File photo shows the Cayman Islands-flagged tanker Nave Cielo. Photo: MarineTraffic.com/Bram van Broakhoven
Greek shipping company Navimax Corporation has been sentenced to pay a $2,000,000 fine by a federal district court in the United States for violating the Act to Prevent Pollution from Ships and obstructing a Coast Guard investigation, the U.S. Department of Justice announced Wednesday.
Navimax is incorporated in the Marshall Islands and has its main offices in Greece.
According to court documents and statements made in court, Navimax operated the Nave Cielo, a 750-foot crude oil tanker registered in the Cayman Islands.
Prior to a formal inspection on December 7, 2017, the U.S. Coast Guard boarded the vessel near Delaware City when a crewmember gave the officers a thumb drive containing two videos showing a high-volume discharge of dark brown and black oil waste from a five-inch pipe, located 15-feet above water level. The two videos are below:
A subsequent investigation and inspection on December 7, 2017, determined that the approximately 10-minute discharge occurred on November 2, 2017, in international waters, after the ship left New Orleans en route to Belgium.
During the Coast Guard boarding on December 7, crewmembers presented the ship’s Oil Record Book, which did not record this discharge.
The Act to Prevent Pollution from Ships is a codification of international treaties known as the “MARPOL Protocol,” and ensures that oily waste is properly stored and processed at sea. The law requires that all ocean-going ships entering U.S. ports must maintain an Oil Record Book in which all transfers and discharges of oily waste, regardless of the ship’s location in international waters, are fully recorded.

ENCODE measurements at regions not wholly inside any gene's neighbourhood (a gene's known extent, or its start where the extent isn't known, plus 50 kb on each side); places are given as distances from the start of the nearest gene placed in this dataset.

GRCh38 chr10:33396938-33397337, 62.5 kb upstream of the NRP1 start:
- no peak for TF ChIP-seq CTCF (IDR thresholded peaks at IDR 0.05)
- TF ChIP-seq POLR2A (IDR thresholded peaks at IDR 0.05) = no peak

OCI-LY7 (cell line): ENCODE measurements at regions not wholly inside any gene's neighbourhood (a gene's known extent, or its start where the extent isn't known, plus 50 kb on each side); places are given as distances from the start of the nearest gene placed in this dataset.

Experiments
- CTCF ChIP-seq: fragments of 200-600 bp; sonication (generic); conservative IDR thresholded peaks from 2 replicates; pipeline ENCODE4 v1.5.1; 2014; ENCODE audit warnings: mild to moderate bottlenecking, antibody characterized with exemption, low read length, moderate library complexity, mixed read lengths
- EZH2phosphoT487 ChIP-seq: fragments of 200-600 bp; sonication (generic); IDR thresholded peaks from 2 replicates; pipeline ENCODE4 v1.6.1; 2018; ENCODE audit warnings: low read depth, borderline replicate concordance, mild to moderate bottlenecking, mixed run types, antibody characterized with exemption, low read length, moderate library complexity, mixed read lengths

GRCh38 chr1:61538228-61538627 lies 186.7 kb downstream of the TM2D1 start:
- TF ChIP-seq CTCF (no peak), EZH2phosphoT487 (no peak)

“The Act to Prevent Pollution from Ships helps protect the precious ocean and marine resources of the United States from harmful pollution, and those who knowingly violate this law will be held accountable,” said Assistant Attorney General Jeffrey Bossert Clark of the Justice Department’s Environment and Natural Resources Division. “The Department of Justice will continue to work with the Coast Guard and our other law enforcement partners to ensure that individuals and corporations alike comply with the nation’s environmental laws.”
The district court ordered Navimax to pay the $2,000,000 fine immediately and placed the company on probation for four years.
“The defendant violated environmental laws that protect our marine environment from harmful pollution,” said U.S. Attorney for the District of Delaware David C. Weiss. “The conviction and criminal fine, reinforced by a four-year term of probation, during which the defendant’s fleet of ships will be monitored, ensures that defendant is held accountable. The message to the shipping industry is clear: environmental crimes at sea will not be tolerated.”
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